My overall goal in giving this brand another chance was to try to find one or two “hidden gem” products that can be used as a “dupe” for more costly products in my skincare regimen. It’s not very reasonable to believe that testing just a few products within a brand is representative of the quality or efficacy of all products in that brand, which is why I felt it was so important to try additional products despite my negative experience the first time. With that in mind, let’s dig in and talk about the 10 products I tested and re-tested:

The Buffet

This water-based serum seems to be one of The Ordinary’s most popular products. It’s one of the only products that is advertised as a The Ordinary“powerful anti-aging” serum with multiple ingredients such as peptides, pro-biotics, amino acids, and more. The other products in this brand are mostly 1 or 2 ingredient products, targeting specific skincare issues, while this combination product touts multiple anti-aging benefits.  I was pleasantly surprised and relieved that I didn’t experience any acne issues after using this product. As you know from my first review, one of the products I tried originally caused deep cystic acne issues on my chin area that required professional treatment and an entire month to heal. The Buffet hasn’t caused any issues with acne or irritation. I have actually repurchased this product and am now on my 2nd bottle. I use it every morning and evening before applying any cream or oil-based products.   For full disclosure, I have been mixing this serum with a dropper full of Timeless Matrixyl Synth’6, which is probably overkill since The Buffet already contains Matrixyl Synth. I really like this product and will probably continue using it in my daily regimen.  It keeps my dry skin hydrated and feeling plump. It advertises that it helps with fine lines, wrinkles, and crows feet. I don’t think I’ve used it long enough to attest to those claims, but it certainly contains the right ingredients to produce those benefits over an extended period of time. No skincare product can magically reduce or eliminate lines and wrinkles in just a month or two.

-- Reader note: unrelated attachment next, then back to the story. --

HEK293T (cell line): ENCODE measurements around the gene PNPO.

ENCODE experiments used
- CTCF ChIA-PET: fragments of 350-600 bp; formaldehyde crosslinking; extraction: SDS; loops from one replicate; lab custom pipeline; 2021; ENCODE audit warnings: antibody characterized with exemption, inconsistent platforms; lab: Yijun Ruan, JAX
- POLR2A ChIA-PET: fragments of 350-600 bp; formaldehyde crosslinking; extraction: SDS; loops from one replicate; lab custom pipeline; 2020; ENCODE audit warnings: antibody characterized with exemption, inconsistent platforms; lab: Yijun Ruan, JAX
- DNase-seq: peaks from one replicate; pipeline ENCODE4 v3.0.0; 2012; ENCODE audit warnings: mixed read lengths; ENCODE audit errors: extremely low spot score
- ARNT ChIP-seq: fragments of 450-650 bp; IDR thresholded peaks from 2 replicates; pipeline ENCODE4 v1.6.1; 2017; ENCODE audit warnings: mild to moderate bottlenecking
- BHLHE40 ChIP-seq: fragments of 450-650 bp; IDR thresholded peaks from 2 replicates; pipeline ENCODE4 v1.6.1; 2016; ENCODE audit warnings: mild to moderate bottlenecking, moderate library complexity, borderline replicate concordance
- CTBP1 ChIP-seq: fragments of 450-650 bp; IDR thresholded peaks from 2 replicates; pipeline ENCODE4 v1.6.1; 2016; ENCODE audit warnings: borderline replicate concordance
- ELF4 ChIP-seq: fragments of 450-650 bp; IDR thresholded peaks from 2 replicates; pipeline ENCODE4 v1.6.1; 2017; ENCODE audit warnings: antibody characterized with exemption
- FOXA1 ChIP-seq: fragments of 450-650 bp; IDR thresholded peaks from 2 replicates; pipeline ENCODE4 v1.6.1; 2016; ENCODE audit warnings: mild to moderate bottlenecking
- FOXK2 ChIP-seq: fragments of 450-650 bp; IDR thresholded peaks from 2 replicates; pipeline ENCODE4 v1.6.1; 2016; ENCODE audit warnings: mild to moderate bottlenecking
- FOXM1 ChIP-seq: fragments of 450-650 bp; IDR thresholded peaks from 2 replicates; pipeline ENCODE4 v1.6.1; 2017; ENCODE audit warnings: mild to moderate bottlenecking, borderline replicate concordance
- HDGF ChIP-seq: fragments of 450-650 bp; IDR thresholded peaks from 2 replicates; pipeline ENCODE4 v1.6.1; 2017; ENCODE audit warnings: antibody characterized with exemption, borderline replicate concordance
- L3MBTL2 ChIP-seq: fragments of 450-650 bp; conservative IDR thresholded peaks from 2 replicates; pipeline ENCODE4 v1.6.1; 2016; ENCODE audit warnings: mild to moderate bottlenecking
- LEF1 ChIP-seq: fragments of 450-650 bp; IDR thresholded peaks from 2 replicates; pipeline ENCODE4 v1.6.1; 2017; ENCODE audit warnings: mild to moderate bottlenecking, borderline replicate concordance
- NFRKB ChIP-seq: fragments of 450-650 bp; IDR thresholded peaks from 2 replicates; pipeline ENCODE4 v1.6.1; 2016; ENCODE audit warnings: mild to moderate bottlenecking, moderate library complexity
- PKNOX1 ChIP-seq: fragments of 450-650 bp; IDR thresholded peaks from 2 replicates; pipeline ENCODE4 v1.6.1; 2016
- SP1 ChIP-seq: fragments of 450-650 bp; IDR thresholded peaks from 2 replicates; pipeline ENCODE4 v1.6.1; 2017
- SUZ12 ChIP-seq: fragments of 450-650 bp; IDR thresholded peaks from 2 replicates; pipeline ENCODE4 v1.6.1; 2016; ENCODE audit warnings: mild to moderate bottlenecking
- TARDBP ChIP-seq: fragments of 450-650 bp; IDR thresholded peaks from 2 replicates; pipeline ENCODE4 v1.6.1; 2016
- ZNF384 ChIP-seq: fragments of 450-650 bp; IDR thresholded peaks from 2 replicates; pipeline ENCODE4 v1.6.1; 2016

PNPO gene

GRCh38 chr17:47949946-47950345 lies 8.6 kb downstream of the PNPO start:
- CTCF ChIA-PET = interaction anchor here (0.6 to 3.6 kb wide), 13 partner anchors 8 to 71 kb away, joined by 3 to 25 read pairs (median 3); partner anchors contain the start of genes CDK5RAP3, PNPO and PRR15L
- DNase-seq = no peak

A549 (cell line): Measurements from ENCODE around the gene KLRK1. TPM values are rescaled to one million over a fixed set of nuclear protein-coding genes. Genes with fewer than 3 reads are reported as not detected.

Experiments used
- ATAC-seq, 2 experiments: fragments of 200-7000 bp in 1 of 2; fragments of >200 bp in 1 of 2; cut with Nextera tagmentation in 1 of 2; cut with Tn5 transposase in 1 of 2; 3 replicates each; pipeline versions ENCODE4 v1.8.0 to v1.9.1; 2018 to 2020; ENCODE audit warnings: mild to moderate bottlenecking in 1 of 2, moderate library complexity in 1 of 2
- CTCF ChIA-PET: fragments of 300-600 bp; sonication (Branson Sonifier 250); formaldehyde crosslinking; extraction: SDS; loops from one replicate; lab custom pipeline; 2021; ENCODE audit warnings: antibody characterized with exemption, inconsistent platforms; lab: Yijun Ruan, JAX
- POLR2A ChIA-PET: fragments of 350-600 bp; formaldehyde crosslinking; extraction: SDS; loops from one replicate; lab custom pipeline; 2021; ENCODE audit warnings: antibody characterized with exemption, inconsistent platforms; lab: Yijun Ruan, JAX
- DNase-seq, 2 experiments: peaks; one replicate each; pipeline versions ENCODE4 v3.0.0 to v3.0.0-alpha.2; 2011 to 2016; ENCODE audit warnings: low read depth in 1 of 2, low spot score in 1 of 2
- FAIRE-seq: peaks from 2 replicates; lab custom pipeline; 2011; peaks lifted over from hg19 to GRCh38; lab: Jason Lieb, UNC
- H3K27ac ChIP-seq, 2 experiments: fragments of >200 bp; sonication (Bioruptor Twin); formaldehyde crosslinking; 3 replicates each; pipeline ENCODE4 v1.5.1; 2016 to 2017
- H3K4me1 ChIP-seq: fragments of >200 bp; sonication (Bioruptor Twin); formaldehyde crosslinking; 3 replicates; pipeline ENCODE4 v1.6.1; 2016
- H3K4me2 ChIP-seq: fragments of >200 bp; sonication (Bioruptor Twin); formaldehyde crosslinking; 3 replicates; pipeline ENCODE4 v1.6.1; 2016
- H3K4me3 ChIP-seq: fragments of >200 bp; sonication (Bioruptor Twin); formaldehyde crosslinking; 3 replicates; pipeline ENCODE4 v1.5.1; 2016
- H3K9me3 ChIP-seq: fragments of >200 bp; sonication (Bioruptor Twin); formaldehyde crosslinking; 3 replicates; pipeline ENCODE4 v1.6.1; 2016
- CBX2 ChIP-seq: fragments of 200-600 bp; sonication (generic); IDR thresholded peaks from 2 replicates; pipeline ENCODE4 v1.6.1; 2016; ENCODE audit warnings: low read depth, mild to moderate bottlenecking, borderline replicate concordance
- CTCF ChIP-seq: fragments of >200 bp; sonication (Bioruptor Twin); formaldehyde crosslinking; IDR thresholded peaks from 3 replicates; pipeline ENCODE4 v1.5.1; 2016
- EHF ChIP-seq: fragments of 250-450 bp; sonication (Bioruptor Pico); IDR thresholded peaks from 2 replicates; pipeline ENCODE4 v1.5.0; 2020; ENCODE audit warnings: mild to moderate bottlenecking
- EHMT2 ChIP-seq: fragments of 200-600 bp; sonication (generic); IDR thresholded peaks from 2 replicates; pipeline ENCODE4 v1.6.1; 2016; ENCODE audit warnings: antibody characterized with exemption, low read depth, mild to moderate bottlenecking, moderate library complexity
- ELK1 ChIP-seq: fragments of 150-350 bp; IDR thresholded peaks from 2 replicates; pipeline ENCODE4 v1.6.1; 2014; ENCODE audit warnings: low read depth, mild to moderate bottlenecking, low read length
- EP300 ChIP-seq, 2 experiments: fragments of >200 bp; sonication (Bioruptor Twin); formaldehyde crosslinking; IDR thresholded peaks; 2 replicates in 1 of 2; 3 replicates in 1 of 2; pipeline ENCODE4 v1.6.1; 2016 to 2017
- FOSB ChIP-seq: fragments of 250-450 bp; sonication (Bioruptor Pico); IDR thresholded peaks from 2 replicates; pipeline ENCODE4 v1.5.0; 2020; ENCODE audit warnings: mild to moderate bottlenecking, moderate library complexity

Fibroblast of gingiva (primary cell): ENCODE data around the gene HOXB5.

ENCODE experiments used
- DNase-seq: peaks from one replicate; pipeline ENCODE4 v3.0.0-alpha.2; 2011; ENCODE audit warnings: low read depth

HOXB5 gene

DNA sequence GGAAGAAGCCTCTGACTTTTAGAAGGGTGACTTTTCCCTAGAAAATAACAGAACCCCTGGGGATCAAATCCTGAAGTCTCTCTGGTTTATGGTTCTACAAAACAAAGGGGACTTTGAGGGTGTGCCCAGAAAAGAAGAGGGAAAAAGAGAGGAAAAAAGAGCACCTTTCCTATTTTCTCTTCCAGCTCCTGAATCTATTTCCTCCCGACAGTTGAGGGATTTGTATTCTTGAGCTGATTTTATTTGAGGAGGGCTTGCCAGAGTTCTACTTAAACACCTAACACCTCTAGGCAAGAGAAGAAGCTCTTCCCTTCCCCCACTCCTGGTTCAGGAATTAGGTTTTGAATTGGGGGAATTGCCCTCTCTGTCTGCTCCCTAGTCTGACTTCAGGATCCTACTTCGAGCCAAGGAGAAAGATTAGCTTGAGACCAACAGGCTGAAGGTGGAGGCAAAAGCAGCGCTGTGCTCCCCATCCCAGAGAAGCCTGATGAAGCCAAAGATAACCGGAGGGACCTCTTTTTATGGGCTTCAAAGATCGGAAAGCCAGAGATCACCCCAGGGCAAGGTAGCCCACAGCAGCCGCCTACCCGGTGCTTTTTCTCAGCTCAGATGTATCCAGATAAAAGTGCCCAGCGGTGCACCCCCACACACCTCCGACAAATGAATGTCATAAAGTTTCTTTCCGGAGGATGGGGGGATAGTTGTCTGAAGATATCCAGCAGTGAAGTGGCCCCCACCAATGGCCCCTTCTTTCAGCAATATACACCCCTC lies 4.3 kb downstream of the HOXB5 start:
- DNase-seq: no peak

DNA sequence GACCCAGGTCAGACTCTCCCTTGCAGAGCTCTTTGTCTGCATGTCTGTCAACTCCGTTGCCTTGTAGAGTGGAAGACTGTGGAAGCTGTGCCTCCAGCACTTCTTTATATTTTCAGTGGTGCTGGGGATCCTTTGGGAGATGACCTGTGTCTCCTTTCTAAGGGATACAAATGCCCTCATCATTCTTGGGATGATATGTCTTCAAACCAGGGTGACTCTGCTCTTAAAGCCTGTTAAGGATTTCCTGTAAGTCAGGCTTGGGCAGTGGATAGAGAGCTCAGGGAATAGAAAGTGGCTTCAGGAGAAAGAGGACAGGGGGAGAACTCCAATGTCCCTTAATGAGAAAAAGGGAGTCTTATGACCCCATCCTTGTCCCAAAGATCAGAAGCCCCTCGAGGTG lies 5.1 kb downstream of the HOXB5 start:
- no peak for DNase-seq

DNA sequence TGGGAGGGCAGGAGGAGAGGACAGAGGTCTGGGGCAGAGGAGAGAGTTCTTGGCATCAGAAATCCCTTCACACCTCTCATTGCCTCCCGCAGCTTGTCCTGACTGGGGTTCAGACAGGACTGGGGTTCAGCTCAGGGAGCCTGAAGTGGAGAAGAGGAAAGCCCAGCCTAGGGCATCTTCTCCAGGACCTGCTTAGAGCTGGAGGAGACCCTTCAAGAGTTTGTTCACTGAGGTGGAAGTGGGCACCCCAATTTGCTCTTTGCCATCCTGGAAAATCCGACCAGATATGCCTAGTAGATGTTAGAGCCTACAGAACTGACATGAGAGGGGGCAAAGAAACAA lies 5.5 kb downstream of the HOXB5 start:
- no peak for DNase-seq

Price:  $14.80 at Beautylish

Advanced Retinoid 2%

The Advanced Retinoid 2% is a water-based retinoid that is touted as the “second generation” of retinols. Retinoid products are known for being somewhat harsh, oftentimes causing redness, peeling, and general irritation. This version seems to be quite effective without all the irritation. The Ordinary advertises this as a “second generation” retinoid, which is supposed to have much less irritation and negative effects from the original retinoids available (think Retin-A and Tretinoin). The retinoid is encapsulated to allow a slower delivery mechanism over an extended period of time. I recommend that you save any retinol products for night time use and use sunscreen during the day, as retinol causes increased sensitivity to the sun and can cause you to burn easily.  If your skin leans more on the sensitive side, and you’re looking for a retinol/retinoid product to try, I recommend this product vs. the Retinol 1% product that I also reviewed (below).  This is much gentler, although you may still experience some minor peeling with this product. Just remember, that’s exactly what a retinol should do, as a fresh, brighter layer of skin comes to the surface when the dead, dull layer of skin is peeled away by the product.  Retinol is a product that should be used long-term and consistently for the best results, both short-term and long-term. I really like this retinoid, and I usually rotate it with my stronger retinoid/retinol products, every other day. Don’t combine this on the same day with any other retinol product, which I’ve made the mistake of doing. If you over-do it, it can cause raw, red skin that stays irritated for days.